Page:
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June 28, 2013--------News ArchiveLatest research covered daily, archived weekly

Babies can read each other’s moods
Although it may seem difficult for adults to understand what an infant is feeling, a new study from Brigham Young University finds that it’s so easy a baby could do it.

Gene deletion delays early language in some Southeast Asia families
A chromosomal deletion is associated with changes in the brain's white matter and delayed language acquisition in youngsters from Southeast Asia or with ancestral connections to the region. However, many such children who can be described as late-talkers may overcome early speech and language difficulties as they grow.

Spanish research creates a new model of mitochondrial function
This discovery confirms a model proposed by the same team in 2008. Observations made at that time could not be explained by the established model of mitochondrial function.

June 27, 2013--------News ArchiveLatest research covered daily, archived weekly

'Biowire' matures heart cells by mimicking fetal heartrate
A new method of maturing human heart cells by applying electrical pulses to mimic the heart rate of fetal humans, has led to a step forward incardiac research.

2 mutations trigger evolution leap 500 million years ago
Resurrecting ancient proteins in the lab, researchers discover just 2 mutations set the stage for the evolution of modern hormone signaling.

How do men and women cooperate?
Cooperation is essential in any successful romantic relationship, but how men and women experience cooperation emotionally may be quite different, according to new research conducted at the University of Arizona.

June 26, 2013--------News ArchiveLatest research covered daily, archived weekly

Rare pregnancy condition programs babies to be overweight in later life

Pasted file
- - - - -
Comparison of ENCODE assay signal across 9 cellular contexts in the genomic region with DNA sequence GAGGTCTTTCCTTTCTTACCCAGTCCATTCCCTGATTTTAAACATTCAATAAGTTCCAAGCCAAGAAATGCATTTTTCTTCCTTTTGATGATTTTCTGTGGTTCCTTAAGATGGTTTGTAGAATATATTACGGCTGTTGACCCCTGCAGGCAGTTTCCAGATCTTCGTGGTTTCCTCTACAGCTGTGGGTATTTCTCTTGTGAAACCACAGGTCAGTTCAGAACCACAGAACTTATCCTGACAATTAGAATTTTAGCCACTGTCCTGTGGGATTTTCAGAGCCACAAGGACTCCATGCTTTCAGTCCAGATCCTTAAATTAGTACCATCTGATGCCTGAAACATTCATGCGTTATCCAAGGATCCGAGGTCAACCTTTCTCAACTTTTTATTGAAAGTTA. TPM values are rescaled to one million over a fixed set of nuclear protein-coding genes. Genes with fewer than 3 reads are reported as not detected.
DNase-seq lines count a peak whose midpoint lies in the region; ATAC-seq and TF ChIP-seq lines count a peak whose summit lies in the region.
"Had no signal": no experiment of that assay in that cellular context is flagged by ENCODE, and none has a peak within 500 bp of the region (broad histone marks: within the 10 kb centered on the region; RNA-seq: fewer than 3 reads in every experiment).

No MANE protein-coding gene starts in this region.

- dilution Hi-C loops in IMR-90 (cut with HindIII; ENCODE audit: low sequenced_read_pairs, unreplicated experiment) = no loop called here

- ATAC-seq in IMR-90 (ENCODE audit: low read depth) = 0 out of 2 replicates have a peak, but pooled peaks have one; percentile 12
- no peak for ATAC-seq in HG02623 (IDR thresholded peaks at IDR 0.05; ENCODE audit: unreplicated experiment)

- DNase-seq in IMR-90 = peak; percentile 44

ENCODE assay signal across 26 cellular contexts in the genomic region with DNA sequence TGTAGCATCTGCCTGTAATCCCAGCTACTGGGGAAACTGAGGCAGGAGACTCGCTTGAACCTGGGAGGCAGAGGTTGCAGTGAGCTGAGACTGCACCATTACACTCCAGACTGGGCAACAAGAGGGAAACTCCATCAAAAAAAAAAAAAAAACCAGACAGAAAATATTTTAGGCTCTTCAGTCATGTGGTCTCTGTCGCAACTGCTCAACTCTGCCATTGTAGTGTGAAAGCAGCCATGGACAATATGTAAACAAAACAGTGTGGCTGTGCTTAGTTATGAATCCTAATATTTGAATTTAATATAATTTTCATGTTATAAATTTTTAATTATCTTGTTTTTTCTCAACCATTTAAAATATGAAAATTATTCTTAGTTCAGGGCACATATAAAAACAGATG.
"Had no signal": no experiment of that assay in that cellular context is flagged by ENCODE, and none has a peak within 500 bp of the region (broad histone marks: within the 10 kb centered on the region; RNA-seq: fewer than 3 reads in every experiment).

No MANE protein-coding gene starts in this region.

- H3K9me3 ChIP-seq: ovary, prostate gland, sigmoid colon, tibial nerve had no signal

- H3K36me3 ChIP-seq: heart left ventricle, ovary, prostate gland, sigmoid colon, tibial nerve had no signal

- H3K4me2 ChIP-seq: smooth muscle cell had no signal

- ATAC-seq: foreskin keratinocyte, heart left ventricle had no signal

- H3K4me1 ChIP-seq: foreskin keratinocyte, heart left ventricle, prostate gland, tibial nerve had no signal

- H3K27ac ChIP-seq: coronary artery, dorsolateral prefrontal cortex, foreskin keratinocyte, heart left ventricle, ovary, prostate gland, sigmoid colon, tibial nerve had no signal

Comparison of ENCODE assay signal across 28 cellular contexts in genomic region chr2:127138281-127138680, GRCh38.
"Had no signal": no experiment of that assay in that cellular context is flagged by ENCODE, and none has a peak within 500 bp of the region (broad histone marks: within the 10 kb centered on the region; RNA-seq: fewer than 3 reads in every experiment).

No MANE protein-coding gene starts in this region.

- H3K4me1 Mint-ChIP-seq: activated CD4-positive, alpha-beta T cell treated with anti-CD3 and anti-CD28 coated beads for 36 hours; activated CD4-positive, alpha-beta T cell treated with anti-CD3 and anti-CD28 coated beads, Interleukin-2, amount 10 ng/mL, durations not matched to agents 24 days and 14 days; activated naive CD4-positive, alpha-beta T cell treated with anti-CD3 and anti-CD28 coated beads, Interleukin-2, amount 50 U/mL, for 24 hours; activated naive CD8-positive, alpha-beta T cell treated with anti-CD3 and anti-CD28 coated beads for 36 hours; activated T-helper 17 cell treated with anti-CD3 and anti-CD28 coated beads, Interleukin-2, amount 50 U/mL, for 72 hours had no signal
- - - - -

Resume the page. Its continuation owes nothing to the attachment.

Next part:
The study is the first to look at the long term effects on babies born to mothers with intrahepatic cholestasis of pregnancy (ICP), also called obstetric cholestasis, a rare complication of pregnancy characterised by the build-up of bile acids in the bloodstream.

Reading DNA, backward and forward
MIT biologists reveal how cells control the direction in which the genome is read.

RNA escape from cells could shut off disease-causing gene
Nanoparticles that deliver short strands of RNA offer a way to treat cancer and other diseases by shutting off malfunctioning genes.

June 25, 2013--------News ArchiveLatest research covered daily, archived weekly

Chlamydia promotes gene mutations
Even when it causes no symptoms, Chlamydia can damage a woman’s reproductive organs. In addition, standard antibacterial drugs are proving increasingly ineffective in complete eradication, as Chlamydia goes in to persistent mode, leading to asymptomatic chronic infection.

New technique dampens immune response
The human immune system is remarkably efficient, but sometimes its attack is misdirected, leading to allergies, autoimmune diseases and rejection of transplant organs and therapeutic drugs.

Key pathway makes young neurons connect
In a new study, researchers identify a molecular program controlling axon growth in the fast-growing brains of young mammals. Researchers found that the kinase LKB1 pathway affects growth of neuronal connections by "mitochondrial capture," a pathway never before described.

June 24, 2013--------News ArchiveLatest research covered daily, archived weekly

Fast beat of the city resets biological rhythms
Urban environments have a profound effect on the internal clocks of city residents both human and animal. These changes to biological rhythms could lead to increased incidence of health problems and reduced lifespan.

How a mutated protein outwits evolution—and fuels leukemia
Findings suggest a new therapeutic target for certain types of cancer.

Why our prehistoric 'jumping' genes don't send us into meltdown
A team of researchers, led by academics at The University of Nottingham, UK, has explained why the so-called ‘jumping genes’ found in most living organisms don’t ultimately kill off their hosts, putting an end to a long-standing scientific mystery.


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